The silane which reacts with the silanol capped silicone may be described with reference to the formula: RaSiXb, where each R is independently selected from monovalent ethylenically unsaturated radicals, hydrogen, C1-8 alkyl, C6-12 aryl, C7-18 arylalkyl, C7-18 alkylaryl, and X; X is a monovalent functionality imparting moisture curability to the reaction product of the silanol-functionalized silicone and silane crosslinker; a has a value of 1 or 2; b has a value of 2 or 3; and a+b=4, provided that when a is 1, R is a monovalent ethylenically unsaturated radical, and that when a is 2, at least one R is a monovalent ethylenically unsaturated radical.
Thus, R may be a monovalent ethylenically unsaturated radical for example, selected from the group consisting of vinyl, propenyl, butenyl, pentenyl, hexenyl, octenyl, allyl, alkenyloxy, alkenylamino, allyloxy, allylamino, furanyl, phenyl and benzyl groups. Examples include vinyltrimethoxysilane, vinyltriminosilane, vinyltriisopropenyloxysilane and vinyltriacetoxysilane.
The monovalent ethylenically unsaturated functional group capped silicone (A) may be present in amounts of about 5 to about 60% by weight, desirably in amounts of about 15 to about 40% and more desirably about 20 to about 35% by weight. This component provides UV surface curing and moisture curing throughout the thickness of the inventive composition.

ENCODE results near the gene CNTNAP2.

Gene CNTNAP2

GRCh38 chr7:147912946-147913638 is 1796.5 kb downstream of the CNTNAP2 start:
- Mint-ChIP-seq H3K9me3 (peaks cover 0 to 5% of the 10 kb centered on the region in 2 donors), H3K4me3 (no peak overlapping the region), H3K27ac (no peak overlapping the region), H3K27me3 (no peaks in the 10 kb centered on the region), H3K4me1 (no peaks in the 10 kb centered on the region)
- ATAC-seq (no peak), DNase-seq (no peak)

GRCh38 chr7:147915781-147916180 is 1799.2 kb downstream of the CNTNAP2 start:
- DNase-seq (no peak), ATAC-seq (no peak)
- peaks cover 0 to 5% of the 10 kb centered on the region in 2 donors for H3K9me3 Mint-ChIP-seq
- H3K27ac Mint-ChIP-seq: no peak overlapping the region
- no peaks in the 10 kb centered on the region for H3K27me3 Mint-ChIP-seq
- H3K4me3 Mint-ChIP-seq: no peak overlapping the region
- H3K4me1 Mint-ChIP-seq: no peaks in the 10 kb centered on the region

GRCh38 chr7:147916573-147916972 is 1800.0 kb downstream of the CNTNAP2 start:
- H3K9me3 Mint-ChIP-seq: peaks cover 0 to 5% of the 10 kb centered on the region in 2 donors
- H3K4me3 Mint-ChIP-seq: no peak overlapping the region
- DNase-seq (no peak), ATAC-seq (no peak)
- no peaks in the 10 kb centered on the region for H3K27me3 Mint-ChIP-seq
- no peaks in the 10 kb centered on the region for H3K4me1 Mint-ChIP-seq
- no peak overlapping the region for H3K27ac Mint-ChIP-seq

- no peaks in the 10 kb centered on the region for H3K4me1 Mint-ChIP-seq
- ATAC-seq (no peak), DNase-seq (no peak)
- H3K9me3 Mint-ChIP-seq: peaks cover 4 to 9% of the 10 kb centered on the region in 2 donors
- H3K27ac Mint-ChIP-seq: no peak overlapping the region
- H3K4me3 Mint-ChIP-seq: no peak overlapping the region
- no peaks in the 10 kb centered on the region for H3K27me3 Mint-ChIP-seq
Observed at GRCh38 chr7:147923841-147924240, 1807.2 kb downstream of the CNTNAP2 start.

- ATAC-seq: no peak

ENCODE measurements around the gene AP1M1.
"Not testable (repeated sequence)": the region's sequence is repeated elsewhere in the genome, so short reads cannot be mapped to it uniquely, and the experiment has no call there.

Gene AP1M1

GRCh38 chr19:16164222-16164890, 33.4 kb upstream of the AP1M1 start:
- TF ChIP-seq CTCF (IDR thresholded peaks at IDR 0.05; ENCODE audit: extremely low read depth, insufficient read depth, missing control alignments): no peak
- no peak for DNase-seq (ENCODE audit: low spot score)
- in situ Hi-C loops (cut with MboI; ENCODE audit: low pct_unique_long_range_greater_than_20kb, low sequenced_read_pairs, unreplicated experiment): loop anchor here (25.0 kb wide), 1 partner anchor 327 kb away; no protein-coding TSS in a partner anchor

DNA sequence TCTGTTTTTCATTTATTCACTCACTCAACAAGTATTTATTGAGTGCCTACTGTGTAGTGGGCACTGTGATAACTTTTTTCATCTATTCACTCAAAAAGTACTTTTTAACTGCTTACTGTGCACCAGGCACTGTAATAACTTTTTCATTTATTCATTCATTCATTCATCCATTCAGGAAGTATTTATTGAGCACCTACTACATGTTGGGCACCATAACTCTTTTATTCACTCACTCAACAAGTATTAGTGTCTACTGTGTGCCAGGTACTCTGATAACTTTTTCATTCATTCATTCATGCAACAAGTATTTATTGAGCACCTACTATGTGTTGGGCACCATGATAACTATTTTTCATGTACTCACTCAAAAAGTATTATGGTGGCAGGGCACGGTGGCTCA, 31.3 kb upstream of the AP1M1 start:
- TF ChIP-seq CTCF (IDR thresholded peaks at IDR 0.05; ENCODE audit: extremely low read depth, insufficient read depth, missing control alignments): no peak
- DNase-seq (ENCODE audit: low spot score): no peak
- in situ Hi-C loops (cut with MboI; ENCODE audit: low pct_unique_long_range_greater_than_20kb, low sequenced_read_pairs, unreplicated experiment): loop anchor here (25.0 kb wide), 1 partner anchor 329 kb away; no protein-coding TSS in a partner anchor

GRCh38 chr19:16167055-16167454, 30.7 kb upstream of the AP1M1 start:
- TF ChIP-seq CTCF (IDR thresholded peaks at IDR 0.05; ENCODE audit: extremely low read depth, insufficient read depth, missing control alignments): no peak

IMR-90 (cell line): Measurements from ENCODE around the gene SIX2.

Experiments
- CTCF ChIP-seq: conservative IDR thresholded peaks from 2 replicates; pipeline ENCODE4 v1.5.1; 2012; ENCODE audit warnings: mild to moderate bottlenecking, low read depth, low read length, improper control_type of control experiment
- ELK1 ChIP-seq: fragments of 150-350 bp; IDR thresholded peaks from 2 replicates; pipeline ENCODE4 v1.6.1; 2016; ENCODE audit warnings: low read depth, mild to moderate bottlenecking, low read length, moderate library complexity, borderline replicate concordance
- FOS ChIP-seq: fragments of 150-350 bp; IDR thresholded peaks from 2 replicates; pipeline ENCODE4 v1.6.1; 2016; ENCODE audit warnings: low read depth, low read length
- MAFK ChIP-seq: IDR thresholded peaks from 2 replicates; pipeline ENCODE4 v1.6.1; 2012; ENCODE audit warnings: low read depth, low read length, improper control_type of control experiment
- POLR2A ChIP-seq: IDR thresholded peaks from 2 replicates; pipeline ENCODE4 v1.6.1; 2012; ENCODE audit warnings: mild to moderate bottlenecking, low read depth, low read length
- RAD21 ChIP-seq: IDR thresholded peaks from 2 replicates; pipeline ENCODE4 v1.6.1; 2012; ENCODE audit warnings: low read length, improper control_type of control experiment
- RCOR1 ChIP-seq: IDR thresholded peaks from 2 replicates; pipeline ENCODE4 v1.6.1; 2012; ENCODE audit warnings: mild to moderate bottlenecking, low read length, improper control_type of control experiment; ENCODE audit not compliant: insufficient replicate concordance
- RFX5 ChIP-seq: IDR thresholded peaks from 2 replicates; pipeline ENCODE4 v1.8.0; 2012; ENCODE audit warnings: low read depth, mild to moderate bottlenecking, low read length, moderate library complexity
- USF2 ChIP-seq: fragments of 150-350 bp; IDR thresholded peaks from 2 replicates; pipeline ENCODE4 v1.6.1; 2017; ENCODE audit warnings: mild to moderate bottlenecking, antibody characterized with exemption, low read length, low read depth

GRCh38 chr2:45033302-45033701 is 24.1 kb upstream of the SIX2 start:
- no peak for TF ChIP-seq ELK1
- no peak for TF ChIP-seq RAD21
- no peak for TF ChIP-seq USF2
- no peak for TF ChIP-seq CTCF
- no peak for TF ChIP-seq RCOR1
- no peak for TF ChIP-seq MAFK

The (meth)acryloxy-functional capped silicones (B) of the present invention are formed as a reaction product of a silanol terminated silicone and a silane having a (meth)acrylate and at least two hydrolyzable groups. These (meth)acryloxy-functional capped silicones are set forth in detail in U.S. Pat. No. 5,212,211 (Welch, II), the disclosure of which is hereby expressly incorporated herein by reference.
The acryloxy-functional capped silicone fluid (B) is formed as a reaction product of:
(i) a silyl di(meth)acrylate compound of the formula:
wherein R1, R2, R3, R4, R5, R6, R7, R8, R9 and R10 are independently selected from the group consisting of hydrogen, halo, and organo radicals; and n is an integer having a value of from 1 to 4; and
(ii) a silicone having at least one functionality which is reactive with a (meth)acryloxy functionality of said silyl di(meth)acrylate compound to yield said (meth)acryloxy-functional capped silicone. This silicone reactive with the silyl di(meth)acrylate may impart a curing mechanism other than photocuring. Desirably, this silicone imparts moisture curing due to the presence of one or more of the following moieties which can undergo hydrolysis and which are selected from the group consisting of hydroxyl, enoloxy, amino, alkoxy, aryloxy, oxime, N,N-dialkylamino, N, N-dialkylaminoxy, N-alkylamido, O—C(CH3)═CH2,—S—C3H6Si(OCH3)3,—O—NH—C—(O)—H and combinations thereof.